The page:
Like any other immigrant from a developing country, I was conditioned to believe that education qualifications are the only gateways to success, economic independence and prosperity. White collar jobs earned you the respect of the community, comforts, professional networks, status and marriage proposals from affluent families irrespective of your gender. Labourers were associated with low socio-economic status and were looked down by the upper middle-class society as their standard of living did not match with those leading comfortable lifestyles. Under the circumstances, one can understand the significance attached to higher studies or university degrees in these countries and why people are willing to pay through their noses for university degrees or professional degrees if they do not qualify for the desired courses through merit.
In the early years of migration, while I was a ‘Graduate Diploma in Education’ student at University of Technology Sydeny, I had the opportunity of working with tutoring agencies such as Action Coaching, Agarwal Coaching etc who sent me out as home tutor to students’ residences for tuitions. I tutored students hailing from different cultural backgrounds such as Greek, Chinese, Singhalese, Lebanese, Australian, Tamil Sri Lankans, Indians etc. Most of the students whom I tutored were born with a silver spoon in their mouths as they resided in palatial homes. When I had a few sessions with them, I mustered up some courage to enquire what their parents did for a living. I was expecting to hear the titles of impressive positions or ranks and almost fell of my chair when their responses were ‘Cricket Umpire, electricians, plumbers, carpenters, painters etc.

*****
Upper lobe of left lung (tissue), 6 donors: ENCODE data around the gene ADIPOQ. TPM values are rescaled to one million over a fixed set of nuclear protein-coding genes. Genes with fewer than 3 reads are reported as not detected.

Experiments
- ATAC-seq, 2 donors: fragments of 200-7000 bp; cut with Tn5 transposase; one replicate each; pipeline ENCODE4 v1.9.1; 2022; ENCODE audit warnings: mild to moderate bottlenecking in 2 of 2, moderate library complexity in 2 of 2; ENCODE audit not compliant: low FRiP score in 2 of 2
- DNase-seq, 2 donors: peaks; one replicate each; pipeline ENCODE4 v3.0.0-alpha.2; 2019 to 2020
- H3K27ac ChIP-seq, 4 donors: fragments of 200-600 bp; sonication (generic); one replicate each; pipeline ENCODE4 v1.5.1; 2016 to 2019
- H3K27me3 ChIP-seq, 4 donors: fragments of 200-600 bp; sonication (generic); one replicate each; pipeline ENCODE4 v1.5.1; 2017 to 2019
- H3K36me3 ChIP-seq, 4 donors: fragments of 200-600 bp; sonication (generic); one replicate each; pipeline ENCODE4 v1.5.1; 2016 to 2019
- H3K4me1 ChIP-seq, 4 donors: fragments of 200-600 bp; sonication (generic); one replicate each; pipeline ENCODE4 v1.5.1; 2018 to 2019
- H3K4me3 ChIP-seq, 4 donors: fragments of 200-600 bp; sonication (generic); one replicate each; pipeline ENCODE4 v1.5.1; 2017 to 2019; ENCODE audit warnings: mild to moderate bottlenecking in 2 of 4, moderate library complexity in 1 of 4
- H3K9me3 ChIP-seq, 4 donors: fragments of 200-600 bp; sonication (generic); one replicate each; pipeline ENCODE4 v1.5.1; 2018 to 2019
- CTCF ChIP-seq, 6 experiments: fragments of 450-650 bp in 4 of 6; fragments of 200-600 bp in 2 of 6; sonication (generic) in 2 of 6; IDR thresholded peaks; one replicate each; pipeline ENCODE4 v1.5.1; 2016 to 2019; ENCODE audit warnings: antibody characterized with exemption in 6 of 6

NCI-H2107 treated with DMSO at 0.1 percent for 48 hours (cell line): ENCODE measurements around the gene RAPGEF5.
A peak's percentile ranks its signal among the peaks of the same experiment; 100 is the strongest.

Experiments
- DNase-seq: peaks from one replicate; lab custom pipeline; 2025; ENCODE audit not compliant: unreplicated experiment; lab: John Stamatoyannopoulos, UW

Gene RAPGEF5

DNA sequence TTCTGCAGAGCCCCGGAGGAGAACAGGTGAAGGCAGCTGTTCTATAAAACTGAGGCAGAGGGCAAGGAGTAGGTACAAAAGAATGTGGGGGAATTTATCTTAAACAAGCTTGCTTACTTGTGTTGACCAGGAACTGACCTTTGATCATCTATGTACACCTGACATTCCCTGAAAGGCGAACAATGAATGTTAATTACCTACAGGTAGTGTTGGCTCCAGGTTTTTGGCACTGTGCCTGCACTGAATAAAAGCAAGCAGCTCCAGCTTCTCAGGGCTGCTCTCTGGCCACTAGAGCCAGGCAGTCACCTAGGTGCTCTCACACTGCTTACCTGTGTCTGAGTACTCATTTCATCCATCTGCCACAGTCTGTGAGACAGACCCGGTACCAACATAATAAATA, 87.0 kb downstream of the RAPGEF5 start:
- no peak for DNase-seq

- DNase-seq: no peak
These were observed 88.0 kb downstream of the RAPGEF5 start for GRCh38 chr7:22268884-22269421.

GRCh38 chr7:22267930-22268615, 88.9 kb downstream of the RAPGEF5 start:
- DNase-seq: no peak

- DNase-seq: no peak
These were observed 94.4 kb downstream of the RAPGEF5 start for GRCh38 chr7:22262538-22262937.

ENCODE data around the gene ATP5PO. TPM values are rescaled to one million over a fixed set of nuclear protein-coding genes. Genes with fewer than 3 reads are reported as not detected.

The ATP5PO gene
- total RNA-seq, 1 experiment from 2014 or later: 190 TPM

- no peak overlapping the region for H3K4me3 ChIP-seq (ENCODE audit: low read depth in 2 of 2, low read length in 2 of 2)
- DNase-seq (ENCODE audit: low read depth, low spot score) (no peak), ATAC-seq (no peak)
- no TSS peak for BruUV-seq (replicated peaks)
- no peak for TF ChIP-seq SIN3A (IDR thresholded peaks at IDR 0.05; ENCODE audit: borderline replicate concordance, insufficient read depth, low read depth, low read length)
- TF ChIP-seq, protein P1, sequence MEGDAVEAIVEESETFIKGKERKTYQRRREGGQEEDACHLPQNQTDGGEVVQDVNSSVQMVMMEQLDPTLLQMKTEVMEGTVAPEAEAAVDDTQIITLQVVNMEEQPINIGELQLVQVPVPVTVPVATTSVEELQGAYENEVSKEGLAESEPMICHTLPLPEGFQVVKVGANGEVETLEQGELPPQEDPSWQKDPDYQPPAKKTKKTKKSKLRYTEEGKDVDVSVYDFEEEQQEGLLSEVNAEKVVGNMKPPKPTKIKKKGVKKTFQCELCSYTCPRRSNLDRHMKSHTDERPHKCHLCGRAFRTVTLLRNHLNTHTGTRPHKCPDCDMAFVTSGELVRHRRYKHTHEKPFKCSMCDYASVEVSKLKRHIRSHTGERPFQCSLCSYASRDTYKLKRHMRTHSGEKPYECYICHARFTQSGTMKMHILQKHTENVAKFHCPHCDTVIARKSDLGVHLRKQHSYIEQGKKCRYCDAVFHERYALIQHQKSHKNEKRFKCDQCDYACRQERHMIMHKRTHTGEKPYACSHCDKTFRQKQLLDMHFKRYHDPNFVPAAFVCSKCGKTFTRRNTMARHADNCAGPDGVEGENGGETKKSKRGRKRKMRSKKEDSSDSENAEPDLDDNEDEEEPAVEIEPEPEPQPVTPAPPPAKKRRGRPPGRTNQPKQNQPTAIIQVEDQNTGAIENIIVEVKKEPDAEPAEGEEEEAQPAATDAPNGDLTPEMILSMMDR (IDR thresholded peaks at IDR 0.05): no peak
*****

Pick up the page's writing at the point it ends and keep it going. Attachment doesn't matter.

Examining my perceptions about labourers and pre-conceived notions retrospectively, I came to the realisation that I knew very little about the people around me and the world in which I lived. It was enlightening to know that the people whom I used to call labourers are referred to as tradesmen in Australia. These tradesmen worked for other companies in their early years, however, with experience, became self-employed and ran their own businesses. They earned more than the salaried class and hence were able to afford affluent lifestyles and own a few properties.
My acquaintances worked in the transport industry as State Transit and City Rail employees as Train Guard, Customer Service staff, Bus operators, Train Drivers etc. whose earnings were equivalent to a DEC teacher with minimum ten years’ experience. Am I exaggerating? Not if they are paid three times more than the usual for a shift for working on public holidays, two times more than the allocated pay for a weekend shift and more if working after 6:00 pm during the weekend etc. Besides these opportunities, extra shifts come their way if employees on a rostered schedule absent themselves. Except for marking opportunities, avenues to make extra income for educators are limited unless they choose the secondary employment option.
It does not come as a surprise when secondary school students fail to give importance to academic achievement for their observations have influenced them to believe that university education is not necessary to be successful in life. They are surrounded by tradesmen who are leading prosperous lives sans university qualifications. Hence, the disinterest and disengagement of Stage 6 students in classrooms. They only engage with the subjects that they think are relevant for their livelihood. A university qualification need not necessarily guarantee an employment in the specialised field. A student who opts to be a tradesman often gets paid even before a university student completes his course successfully in three years’ time as he or she is provided with a job on training.
These developments have led to a reversal phenomenon, according to which, the less number of years an individual spends at the university the more chances he or she has to earn a higher income. An unexpected turn of events. Indeed!